• Monday, June 24, 2024
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BusinessDay

Nigerian-born sailor lost at Red Sea, was mental health advocate

Oriola Aregbesola

The Pentagon has identified Oriola Michael Aregbesola as the sailor lost overboard on the USS Mason while operating in the Red Sea on Wednesday.

Aregbesola, 34, was a Florida-based Aviation Machinist’s Mate 2nd Class stationed on the USS Mason in the Red Sea and was part of the Dwight D. Eisenhower Carrier Strike Group. He was assigned to the “Swamp Foxes” of Helicopter Maritime Strike Squadron (HSM) 74.

The Pentagon announced in December that the US would join forces in a 10-nation military pact to battle threats in the Red Sea after a series of drone and missile strikes on commercial vessels.

The attacks were traced to Houthi rebels, who became a nuisance and a menace on the Red Sea, following the Israel-Hamas war. Their frequent attacks disrupted trade and threatened the global supply chain which triggered responses from the West.

In response, the US government deployed the USS Dwight D. Eisenhower Carrier Strike Group (CSG), a US naval ship, to deter the Houthi boys and prevent Lebanon and Iran from joining the Israel-Gaza war.

Aregbesola was among those US naval officers deployed. According to reports, he mistakenly slipped and fell into the Red Sea while patrolling. Before his colleagues could rescue him, he passed away.

Aregbesola’s commander lauded his character and commitment to his job and colleagues.

“Petty Officer Aregbesola fully embodied the selfless character and thoughtful warrior spirit of the United States Navy Sailor…His outstanding performance prior to and during deployment went well beyond aircraft maintenance; he truly saw and valued every member of the ship/air team,” said Commander Eric Kohut.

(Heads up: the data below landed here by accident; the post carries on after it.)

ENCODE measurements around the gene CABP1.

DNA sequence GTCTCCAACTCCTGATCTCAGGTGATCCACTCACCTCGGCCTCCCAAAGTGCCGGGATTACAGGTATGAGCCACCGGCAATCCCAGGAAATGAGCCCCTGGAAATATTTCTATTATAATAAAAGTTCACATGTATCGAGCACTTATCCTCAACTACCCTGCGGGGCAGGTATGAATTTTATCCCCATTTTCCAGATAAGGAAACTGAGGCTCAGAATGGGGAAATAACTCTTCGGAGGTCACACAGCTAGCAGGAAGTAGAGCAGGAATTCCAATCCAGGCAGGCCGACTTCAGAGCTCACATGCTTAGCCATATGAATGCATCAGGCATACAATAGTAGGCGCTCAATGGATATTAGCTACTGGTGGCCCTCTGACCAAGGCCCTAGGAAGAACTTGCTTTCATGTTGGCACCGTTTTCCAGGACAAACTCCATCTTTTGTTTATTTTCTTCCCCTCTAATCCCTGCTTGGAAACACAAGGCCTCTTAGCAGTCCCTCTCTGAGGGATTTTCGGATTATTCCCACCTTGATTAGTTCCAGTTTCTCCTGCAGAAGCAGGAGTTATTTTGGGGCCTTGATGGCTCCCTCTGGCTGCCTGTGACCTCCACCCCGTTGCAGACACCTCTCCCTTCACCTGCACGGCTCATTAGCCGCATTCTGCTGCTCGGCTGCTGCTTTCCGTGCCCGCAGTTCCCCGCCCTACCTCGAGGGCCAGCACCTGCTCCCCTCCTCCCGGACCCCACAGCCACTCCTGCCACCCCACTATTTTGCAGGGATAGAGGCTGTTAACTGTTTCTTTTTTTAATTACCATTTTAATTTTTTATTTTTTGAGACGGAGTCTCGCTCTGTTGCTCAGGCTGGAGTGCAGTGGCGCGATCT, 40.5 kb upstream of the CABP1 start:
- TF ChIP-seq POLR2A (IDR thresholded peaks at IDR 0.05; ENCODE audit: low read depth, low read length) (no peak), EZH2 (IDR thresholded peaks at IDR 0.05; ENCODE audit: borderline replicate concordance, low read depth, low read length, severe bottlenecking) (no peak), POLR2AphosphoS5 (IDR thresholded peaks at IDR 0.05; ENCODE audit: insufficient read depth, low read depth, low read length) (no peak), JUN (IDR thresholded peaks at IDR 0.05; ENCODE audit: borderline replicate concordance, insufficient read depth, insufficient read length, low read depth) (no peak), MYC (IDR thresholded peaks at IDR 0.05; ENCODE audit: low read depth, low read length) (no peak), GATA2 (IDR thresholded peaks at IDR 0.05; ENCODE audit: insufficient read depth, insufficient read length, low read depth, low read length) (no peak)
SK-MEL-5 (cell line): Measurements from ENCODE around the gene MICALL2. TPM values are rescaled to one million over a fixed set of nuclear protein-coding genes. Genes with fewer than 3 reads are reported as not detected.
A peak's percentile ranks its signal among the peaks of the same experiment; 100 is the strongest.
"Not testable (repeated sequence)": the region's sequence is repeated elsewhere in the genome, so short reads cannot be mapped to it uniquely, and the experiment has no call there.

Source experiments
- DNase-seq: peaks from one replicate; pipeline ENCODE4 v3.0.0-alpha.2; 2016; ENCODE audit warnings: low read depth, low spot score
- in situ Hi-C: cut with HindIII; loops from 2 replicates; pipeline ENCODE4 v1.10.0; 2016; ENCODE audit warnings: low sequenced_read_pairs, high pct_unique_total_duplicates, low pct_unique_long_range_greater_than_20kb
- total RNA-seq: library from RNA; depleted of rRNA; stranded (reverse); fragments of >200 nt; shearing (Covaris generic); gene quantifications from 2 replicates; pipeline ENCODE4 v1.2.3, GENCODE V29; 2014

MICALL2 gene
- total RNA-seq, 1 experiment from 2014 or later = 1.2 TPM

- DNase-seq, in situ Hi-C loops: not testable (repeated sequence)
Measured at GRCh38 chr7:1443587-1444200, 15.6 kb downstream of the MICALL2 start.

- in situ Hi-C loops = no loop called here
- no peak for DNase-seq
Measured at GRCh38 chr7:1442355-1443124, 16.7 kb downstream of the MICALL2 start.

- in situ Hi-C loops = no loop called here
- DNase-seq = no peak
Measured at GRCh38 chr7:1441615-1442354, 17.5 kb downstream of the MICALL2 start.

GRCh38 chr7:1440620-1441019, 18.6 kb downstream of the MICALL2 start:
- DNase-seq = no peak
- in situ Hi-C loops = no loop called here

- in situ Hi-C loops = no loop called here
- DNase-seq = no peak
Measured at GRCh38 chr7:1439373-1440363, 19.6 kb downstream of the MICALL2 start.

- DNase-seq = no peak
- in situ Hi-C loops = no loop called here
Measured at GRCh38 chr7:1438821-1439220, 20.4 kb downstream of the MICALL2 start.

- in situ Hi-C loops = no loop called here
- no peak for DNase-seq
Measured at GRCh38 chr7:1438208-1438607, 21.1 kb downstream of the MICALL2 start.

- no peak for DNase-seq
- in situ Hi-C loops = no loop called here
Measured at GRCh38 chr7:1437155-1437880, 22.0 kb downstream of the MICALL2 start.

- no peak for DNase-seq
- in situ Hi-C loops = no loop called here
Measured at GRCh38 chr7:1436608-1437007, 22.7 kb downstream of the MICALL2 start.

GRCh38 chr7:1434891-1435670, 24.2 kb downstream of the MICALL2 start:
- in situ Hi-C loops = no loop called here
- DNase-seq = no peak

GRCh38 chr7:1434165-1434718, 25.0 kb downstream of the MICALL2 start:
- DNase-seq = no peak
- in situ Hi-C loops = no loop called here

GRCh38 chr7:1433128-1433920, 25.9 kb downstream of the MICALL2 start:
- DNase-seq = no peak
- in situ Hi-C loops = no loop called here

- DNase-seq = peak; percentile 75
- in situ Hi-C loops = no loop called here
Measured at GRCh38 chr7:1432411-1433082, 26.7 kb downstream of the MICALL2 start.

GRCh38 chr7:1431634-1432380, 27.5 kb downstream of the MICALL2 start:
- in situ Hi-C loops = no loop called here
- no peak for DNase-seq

“He will continue on in the heart of every Swamp Fox and our brothers and sisters in the IKE Carrier Strike Group. Our deepest thoughts and prayers are with his family,” added Kohut.

Aregbesola, like many others, migrated from Nigeria to the US in search of greener pastures. He was recruited into the U.S. Navy in July 2020 and reported to Helicopter Maritime Strike Squadron 74, “Swamp Foxes,” in December of the same year.

Mental health advocacy

Aregbesola was a vocal advocate for mental well-being, initiating a social media campaign on suicide prevention following his own struggles.

In February, he revealed having a mental breakdown that led him to shave his head. He spoke to a friend who told him “Oriola. It’s a job, finish it, don’t let it finish you.”

In his last Instagram post, he candidly shared his thoughts on the consequences of suicide drawing inspiraion from the movie Yellowstone.

“They tell us sailors/soldiers don’t cry but they don’t tell us why. So when tears start to fill up my eyes, I wanna hide. We talk about it like it’s a badge of honour our pride. But guess who is the leading victims of suicide. It’s young men and women who don’t know the way to emote,” he wrote.

Aregbesola’s death was considered a non-combat related incident and is currently under investigation.